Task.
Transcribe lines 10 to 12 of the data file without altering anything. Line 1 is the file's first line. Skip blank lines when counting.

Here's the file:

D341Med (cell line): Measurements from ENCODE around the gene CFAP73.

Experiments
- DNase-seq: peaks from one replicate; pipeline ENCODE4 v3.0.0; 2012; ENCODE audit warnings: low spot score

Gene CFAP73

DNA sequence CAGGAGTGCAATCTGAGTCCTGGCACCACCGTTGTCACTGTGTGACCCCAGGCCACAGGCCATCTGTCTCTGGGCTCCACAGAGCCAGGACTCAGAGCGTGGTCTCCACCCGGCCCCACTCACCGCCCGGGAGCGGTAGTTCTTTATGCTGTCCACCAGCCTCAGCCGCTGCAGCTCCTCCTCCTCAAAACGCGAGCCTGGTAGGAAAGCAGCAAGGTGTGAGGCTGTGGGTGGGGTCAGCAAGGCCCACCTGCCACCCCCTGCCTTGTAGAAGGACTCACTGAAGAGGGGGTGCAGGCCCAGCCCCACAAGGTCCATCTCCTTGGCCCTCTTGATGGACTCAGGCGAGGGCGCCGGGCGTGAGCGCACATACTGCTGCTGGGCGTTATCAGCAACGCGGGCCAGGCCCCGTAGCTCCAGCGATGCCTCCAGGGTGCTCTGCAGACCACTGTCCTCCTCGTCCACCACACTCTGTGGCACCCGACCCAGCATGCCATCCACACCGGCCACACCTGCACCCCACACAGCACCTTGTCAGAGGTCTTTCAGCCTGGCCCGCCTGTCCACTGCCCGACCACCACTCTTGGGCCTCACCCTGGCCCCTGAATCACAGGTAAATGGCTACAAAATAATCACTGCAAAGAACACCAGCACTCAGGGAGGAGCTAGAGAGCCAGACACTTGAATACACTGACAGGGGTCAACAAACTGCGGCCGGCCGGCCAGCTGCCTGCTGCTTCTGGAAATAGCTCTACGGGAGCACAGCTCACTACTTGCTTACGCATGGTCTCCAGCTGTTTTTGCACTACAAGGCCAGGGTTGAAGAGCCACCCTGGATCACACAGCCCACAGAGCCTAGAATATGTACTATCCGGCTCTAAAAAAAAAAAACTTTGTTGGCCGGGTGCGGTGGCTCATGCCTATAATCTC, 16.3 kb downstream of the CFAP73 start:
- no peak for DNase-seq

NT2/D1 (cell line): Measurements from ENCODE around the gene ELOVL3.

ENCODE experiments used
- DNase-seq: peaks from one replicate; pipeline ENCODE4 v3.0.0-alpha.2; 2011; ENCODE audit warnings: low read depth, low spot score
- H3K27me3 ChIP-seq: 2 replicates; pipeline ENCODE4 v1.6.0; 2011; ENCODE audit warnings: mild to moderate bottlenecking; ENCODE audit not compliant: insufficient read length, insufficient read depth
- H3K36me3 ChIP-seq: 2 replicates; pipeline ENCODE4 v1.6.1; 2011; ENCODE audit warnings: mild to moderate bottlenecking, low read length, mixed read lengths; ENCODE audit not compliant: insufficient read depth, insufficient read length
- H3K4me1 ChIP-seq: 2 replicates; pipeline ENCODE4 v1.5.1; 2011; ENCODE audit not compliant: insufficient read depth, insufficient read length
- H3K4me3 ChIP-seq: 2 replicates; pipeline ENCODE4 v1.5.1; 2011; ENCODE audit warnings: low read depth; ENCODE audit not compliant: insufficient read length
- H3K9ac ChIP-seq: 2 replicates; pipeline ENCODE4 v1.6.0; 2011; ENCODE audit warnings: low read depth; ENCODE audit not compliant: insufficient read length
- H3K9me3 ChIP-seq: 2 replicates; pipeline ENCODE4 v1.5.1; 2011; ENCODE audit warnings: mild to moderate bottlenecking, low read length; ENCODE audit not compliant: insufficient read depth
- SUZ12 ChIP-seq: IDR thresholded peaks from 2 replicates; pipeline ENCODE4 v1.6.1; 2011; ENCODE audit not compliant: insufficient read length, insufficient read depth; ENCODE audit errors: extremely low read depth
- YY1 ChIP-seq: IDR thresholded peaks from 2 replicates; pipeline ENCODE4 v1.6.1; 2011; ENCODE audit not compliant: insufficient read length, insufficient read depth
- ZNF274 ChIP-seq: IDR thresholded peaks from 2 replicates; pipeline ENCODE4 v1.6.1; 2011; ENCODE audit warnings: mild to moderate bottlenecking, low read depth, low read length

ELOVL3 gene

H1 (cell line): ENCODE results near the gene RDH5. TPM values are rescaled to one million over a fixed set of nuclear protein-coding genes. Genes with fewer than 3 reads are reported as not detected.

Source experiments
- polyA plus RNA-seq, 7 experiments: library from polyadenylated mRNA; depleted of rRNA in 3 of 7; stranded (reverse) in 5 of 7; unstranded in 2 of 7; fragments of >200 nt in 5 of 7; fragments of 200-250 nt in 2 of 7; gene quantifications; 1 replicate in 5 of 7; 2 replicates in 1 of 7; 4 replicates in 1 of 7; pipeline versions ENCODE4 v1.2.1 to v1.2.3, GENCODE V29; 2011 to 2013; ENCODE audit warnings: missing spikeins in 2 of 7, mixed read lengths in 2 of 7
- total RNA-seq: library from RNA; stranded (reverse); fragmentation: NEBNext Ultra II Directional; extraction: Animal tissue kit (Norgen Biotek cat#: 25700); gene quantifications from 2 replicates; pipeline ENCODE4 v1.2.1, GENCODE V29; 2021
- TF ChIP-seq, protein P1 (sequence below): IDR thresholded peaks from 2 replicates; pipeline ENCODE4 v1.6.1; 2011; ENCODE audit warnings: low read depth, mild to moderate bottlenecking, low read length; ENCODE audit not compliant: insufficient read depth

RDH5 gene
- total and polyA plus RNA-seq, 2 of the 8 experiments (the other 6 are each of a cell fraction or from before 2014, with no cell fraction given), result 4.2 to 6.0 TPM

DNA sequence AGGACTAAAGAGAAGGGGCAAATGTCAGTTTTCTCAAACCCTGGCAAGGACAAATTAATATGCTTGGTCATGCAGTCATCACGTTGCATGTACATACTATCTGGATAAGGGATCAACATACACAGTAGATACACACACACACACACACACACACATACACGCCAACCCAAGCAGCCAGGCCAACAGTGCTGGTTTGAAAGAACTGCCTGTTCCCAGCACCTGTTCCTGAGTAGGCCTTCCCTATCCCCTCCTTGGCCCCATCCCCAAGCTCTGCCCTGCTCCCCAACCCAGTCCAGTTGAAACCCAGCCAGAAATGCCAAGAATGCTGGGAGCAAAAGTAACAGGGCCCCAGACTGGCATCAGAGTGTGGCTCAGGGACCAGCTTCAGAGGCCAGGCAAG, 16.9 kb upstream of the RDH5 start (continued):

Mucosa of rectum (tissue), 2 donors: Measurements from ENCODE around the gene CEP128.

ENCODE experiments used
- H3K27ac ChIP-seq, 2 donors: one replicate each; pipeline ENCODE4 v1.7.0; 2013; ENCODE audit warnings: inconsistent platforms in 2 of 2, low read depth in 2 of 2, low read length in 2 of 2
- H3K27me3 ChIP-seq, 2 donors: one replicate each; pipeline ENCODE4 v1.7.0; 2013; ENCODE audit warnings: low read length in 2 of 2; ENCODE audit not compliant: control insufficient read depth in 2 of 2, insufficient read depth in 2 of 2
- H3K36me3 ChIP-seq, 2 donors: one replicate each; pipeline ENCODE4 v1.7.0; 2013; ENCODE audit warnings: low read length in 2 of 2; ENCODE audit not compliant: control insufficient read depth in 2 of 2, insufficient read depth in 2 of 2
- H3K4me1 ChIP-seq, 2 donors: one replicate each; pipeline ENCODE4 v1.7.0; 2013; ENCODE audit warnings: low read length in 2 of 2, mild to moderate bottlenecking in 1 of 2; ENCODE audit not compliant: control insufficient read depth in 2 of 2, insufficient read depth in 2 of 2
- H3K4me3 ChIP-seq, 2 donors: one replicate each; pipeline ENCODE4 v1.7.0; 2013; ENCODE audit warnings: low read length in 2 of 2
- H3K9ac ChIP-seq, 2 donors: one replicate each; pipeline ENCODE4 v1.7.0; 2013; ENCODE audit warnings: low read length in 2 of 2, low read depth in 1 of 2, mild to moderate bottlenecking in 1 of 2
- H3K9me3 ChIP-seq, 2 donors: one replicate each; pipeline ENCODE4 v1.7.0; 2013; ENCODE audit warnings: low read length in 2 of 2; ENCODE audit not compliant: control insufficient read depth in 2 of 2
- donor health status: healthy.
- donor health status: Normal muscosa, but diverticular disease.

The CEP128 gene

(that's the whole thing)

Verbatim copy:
- H3K27me3 ChIP-seq: 2 replicates; pipeline ENCODE4 v1.6.0; 2011; ENCODE audit warnings: mild to moderate bottlenecking; ENCODE audit not compliant: insufficient read length, insufficient read depth
- H3K36me3 ChIP-seq: 2 replicates; pipeline ENCODE4 v1.6.1; 2011; ENCODE audit warnings: mild to moderate bottlenecking, low read length, mixed read lengths; ENCODE audit not compliant: insufficient read depth, insufficient read length
- H3K4me1 ChIP-seq: 2 replicates; pipeline ENCODE4 v1.5.1; 2011; ENCODE audit not compliant: insufficient read depth, insufficient read length